Measures of Uncertainty

Uncertainty vs. Bias

Basics of Hypothesis Testing

Drawbacks of Traditional Hypothesis Testing

Interpreting Inferential Statistics for Bivariate and Three-Way Procedures

Chapter 14: Communicating Quantitative Research
Tools for Presenting Quantitative Research

Expository Writing Techniques

Writing About Numbers in Particular

Conveying the Type of Measure or Calculation

Writing About Distributions

Writing About Associations

Writing About Complex Patterns

Content and Structure of Research Formats

Chapter 15: The Role of Research Methods in Making Sense of Numbers
The W’s Revisited

Practical Importance

Importance of a Numeric Finding: The Big Picture

How Study Design, Measurement, and Sample Size Affect “Importance”

Making Sense of Numbers in Quantitative Research Tasks

Appendix A: Why and How to Create New Variables
Why New Variables Might Be Needed

Transformations of Numbers

Indexes and Scales

New Continuous Variables

New Categorical Variables

Appendix B: Sampling Weights
The Purpose of Sampling Weights

Sampling Weights for Disproportionate Sampling

Communicating Use of Sampling Weights

Appendix C: Brief Technical Background on Inferential Statistics
Standard Error and Sample Size

Margin of Error

Confidence Interval

Criteria for Making Sense of Measures of Uncertainty

Hypothesis Testing

Errors in Hypothesis Testing

Plausibility Criteria for Inferential Test Statistics



Instructor Resource Site

For additional information, custom options, or to request a personalized walkthrough of these resources, please contact your sales representative.

LMS cartridge included with this title for use in Blackboard, Canvas, Brightspace by Desire2Learn (D2L), and Moodle

The LMS cartridge makes it easy to import this title’s instructor resources into your learning management system (LMS). These resources include:

  • Test banks
  • Editable chapter-specific PowerPoint® slides
  • All tables and figures from the textbook 
Don’t use an LMS platform?

You can still access all of the same online resources for this title via the password-protected Instructor Resource Site.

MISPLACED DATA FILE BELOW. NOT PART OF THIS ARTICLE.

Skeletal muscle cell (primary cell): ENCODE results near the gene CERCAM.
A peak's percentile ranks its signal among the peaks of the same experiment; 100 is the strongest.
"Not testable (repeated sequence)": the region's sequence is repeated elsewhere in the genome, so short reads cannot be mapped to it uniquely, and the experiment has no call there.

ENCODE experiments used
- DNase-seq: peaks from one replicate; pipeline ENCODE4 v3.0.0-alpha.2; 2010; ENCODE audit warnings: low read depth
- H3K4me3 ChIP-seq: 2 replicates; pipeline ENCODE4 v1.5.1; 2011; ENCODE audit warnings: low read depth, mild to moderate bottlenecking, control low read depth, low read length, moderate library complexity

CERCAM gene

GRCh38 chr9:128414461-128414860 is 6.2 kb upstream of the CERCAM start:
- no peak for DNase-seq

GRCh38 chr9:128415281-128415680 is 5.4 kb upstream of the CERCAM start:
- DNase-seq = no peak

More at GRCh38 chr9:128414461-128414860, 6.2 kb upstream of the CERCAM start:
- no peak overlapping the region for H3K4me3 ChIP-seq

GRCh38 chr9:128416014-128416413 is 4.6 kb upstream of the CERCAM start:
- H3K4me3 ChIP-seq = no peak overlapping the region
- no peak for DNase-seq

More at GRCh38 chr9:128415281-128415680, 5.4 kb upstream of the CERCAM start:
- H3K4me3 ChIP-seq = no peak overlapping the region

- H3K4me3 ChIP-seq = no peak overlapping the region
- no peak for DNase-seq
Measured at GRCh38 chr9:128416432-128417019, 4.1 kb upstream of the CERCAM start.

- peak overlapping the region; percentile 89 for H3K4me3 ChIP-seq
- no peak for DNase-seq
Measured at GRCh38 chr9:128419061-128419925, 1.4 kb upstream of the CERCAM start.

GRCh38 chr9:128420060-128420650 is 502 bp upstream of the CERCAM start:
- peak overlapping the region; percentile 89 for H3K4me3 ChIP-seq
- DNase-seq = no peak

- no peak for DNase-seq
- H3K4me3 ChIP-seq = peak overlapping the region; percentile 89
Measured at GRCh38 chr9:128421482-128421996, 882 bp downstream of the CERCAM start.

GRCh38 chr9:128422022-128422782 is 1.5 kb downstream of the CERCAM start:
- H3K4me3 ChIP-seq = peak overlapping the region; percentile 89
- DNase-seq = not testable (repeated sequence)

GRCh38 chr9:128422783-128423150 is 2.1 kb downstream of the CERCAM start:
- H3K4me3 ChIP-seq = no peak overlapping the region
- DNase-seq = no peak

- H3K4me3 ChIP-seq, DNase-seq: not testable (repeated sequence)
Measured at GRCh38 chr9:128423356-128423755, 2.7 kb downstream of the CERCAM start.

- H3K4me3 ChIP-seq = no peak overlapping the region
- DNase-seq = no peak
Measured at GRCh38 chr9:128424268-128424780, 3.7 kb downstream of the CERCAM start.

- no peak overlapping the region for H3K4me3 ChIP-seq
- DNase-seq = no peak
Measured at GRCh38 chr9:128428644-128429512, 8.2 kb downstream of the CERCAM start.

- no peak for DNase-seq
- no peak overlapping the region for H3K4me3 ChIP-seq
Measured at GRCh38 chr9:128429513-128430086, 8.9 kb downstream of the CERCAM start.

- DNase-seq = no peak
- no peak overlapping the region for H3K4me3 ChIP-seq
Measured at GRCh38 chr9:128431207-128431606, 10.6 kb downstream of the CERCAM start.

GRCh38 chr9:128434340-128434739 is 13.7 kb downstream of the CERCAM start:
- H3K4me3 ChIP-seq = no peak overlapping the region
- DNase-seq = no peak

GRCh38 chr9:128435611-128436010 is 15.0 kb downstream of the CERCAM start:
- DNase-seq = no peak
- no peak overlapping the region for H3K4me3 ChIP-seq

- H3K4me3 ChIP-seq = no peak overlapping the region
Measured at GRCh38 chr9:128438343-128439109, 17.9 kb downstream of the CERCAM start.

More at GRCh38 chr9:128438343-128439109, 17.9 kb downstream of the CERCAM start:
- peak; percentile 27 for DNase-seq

This text invites students to develop an in-depth understanding of core concepts in research methods, clearly guides them through real-life examples, and offers tools needed for the development of strong analytical skills highly valued in the labor market.

Maria Aysa-Lastra
Winthrop University

This an incredibly useful textbook, showing students how to interpret others’ quantitative research, think about quantitative research of their own, and communicate the findings of that research. I learned several great tips myself on writing effectively about quantitative research findings!

Susan A. Dumais
Lehman College, CUNY

Making Sense of Numbers is an excellent companion for those learning to navigate the world of quantitative research.

Marc Isaacson
Augsburg University

The entire USG system has moved toward open-access resource implementation (via the following language):

Open Access:
is information that is:
Free to read
is a movement that wants to increase information access and innovation.
usually refers to open access publishing, particularly of scholarly communication in academia.
may be an answer to the serials / scholarly communication crisis, which refers to the system where information is locked up in subscription journals and databases whose prices keep rising (as library and university budgets stagnate or decrease) and universities and libraries are forced to pay for the creation of the research as well as to buy it back through subscriptions.
is about the democratization of information and knowledge.
is carried out largely through open access journals, subject specific and institutional repositories, where research is posted online for anyone to access. These are indexed by Google and other search engines increasing visibility and impact of the research.

Dr Natasha N. Johnson
Criminal Justice Dept, Georgia State University
September 30, 2022
Key features
  • Annotated Examples, which include new terms, concepts and approaches, help students understanding of the material.
  • Engagement Activities at the ends of chapters, which can be used in class or as homework assignments, with some for students to do individually and others intended for groups discussion.